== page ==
- The Washington Times - Thursday, April 9, 2015

Vice President Joseph R. Biden said Thursday the “jury’s still out” on Iraq’s future, but said the new government in Baghdad and U.S. air forces have stopped the territorial gains of the Islamic State terrorist group.

“The jury’s still out, that’s the truth,” Mr. Biden said at the National Defense University in Washington. “It’s not over yet. But the momentum is in the right direction.”

His speech comes before new Iraqi Prime Minister Haider al-Abadi makes his first visit to Washington next week. President Obama, who withdrew all U.S. forces from Iraq in 2011, has sent about 3,000 U.S. troops back to Iraq as military advisers since last year and has ordered air strikes to counter the rampaging Islamic State fighters in Iraq and Syria.

The Islamic State still holds about one-third of Iraq and Syria, but Iraqi ground forces backed by U.S.-led air strikes retook the city of Tikrit this week. Mr. Biden, who referred to the terrorist group by its acronym ISIL, chided critics for saying that Iraq “is doomed to split apart.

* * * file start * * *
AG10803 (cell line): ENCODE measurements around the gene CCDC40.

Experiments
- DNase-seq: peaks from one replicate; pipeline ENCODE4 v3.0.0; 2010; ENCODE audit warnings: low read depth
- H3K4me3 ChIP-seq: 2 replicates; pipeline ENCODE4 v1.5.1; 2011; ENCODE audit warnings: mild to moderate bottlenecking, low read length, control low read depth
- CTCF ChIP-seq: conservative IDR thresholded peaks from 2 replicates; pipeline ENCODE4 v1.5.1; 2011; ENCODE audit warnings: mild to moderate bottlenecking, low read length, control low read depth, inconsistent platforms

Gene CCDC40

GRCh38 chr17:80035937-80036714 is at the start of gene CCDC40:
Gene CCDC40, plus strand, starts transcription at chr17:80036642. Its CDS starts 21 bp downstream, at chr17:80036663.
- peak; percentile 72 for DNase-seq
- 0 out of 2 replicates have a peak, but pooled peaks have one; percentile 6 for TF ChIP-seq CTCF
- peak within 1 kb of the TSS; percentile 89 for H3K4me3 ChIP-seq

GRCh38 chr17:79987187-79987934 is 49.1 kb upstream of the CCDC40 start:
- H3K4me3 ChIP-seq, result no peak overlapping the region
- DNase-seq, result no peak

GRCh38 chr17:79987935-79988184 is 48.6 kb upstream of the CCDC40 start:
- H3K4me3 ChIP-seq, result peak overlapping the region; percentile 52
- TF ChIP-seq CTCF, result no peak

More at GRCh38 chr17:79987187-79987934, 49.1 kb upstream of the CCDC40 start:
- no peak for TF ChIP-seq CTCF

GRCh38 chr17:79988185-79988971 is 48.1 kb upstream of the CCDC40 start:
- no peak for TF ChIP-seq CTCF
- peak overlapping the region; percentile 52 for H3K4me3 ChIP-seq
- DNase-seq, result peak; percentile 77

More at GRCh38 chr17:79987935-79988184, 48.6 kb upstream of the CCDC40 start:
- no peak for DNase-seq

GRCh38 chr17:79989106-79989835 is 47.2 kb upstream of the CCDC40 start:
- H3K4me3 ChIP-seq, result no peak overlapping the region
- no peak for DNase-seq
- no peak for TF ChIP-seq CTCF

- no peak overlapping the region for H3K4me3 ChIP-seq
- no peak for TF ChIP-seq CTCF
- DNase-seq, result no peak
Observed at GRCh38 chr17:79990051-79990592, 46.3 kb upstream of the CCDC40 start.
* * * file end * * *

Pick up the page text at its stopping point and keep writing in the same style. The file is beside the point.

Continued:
“Eight months ago, ISIL was on the offensive everywhere in Iraq,” Mr. Biden said. “But today in Iraq, ISIL has lost large areas that it used to dominate. ISIL’s momentum in Iraq has been halted and in many places … has been flat-out reversed.”

He said there is still “a long fight ahead.”

“I don’t want to paint an overly rosy picture. But ISIL’s aura of invincibility has been pierced, and that’s important,” Mr. Biden said.

He praised Mr. Abadi’s leadership for forming a more inclusive government among Sunnis, Shia and Kurds to wage a more coordinated fight against the Islamic State.



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